I’m sure you know the old cliche. About the three most important factors when choosing real estate.

So, if I was choosing a location, location, location for a new restaurant in San Miguel de Allende, about the last place I’d consider would be the outer limits of Colonia San Antonio. Yet that’s where Zumo, San Miguel’s newest restaurant is and…surprise…it works.

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Since Sicilia in Bocca shut their doors, there had been five contenders for the best view in town crown. La Posadita, Casa Chiquita Pizza, Cent’Anni, La Azotea, and Luna at the Rosewood. All of them are located on roofs (didn’t it used to be rooves?). All of them are in Centro.

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There’s now a sixth contender for the crown. And it’s also on a roof. But it’s not in Centro. It’s Zumo, that newest San Miguel restaurant, the one located in San Antonio, high on a hill near the end of Orizaba. The view is from the southwest, one that’s seldom seen of San Miguel. And the view from the southwest, taking in Balcones and the hill of homes up Salida a Queretaro and Centro’s church spire skyline, is spectacular, particularly at dusk when it’s bathed in light.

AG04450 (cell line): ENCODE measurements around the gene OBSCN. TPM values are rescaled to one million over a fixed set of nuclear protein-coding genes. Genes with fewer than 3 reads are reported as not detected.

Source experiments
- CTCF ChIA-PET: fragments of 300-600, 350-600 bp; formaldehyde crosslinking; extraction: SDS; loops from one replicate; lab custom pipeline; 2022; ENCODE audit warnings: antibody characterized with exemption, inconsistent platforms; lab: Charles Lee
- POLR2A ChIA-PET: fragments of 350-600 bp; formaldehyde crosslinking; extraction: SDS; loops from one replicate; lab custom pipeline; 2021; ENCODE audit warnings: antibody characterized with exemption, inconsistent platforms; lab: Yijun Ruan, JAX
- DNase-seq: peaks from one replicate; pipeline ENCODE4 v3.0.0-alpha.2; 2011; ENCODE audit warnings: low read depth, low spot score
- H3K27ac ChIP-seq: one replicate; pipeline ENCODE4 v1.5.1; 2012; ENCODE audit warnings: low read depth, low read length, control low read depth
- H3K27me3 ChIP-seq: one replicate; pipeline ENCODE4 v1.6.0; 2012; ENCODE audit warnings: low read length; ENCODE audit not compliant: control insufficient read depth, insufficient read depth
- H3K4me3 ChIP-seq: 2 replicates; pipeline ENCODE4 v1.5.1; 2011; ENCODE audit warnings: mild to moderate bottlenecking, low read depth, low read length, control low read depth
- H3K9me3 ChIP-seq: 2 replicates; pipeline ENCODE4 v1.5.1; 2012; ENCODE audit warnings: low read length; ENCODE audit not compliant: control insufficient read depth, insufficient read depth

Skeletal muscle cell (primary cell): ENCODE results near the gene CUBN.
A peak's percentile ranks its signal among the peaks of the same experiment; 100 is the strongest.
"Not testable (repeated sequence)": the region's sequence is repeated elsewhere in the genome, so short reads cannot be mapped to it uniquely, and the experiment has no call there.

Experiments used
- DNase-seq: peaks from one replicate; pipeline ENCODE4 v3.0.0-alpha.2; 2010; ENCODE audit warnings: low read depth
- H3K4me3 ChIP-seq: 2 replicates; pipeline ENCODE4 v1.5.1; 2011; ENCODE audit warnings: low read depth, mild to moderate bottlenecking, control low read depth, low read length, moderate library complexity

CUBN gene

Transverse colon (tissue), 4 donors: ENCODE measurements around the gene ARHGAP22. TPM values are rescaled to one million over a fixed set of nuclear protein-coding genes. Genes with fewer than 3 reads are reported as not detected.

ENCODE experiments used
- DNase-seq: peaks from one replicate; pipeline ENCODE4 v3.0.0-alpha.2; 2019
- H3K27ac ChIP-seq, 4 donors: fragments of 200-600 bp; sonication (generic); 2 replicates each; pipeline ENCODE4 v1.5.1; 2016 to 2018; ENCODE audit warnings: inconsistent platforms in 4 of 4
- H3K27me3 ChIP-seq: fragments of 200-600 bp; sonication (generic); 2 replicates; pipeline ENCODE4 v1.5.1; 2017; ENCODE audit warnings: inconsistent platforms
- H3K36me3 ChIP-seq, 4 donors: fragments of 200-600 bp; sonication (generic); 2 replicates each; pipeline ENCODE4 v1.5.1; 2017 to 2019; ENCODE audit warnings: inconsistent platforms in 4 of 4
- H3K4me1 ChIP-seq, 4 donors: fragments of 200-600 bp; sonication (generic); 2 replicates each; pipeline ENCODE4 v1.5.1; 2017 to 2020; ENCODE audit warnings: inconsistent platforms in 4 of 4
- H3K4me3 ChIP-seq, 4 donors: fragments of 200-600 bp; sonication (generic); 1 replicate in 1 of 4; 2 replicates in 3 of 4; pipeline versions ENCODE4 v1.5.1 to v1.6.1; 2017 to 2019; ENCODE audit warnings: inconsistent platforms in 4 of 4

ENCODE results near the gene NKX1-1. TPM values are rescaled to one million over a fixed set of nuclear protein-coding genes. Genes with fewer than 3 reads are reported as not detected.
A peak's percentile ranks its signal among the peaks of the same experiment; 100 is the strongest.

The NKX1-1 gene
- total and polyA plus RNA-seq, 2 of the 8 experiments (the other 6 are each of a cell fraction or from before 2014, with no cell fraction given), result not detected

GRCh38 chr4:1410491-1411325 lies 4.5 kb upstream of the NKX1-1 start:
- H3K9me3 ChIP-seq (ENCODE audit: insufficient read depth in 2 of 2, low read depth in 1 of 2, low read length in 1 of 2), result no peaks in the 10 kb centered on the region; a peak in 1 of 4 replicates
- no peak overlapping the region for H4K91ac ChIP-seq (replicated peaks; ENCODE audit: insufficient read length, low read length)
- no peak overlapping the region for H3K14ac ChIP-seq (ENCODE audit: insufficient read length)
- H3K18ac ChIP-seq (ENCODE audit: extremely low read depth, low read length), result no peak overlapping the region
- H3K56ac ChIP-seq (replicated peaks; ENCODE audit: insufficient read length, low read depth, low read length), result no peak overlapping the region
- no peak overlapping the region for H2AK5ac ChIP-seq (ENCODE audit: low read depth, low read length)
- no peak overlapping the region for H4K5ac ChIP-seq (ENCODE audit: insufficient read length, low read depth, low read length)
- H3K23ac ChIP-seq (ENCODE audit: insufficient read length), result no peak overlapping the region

Stewart Haverlack arrived from Puerto Vallarta about six months ago, after 25 years of working in the hospitality biz in the U.S., Europe and Mexico. In PV, he was the owner of Boca Bento, one of the town’s most popular restaurants and, a little further south, on Los Muertos Beach, he was a partner in the El Dorado Restaurant and Beach Club.

I’m not sure how or why he ended up in San Miguel. But I do know that, like most people who end up in San Miguel, there’s little chance he’ll ever leave. Especially when we almost got into an arm wrestling competition the first time we met so I know about his competitiveness and I know he has to prove that he can run a successful restaurant where so many others haven’t.

Stewart Haverlack’s partner in the venture is Vanessa Villegas. Vanessa is an interior designer with fifteen years of restaurant experience. The classy but casual look of Zumo is the work of Vanessa and all of the furniture and fixtures are her design.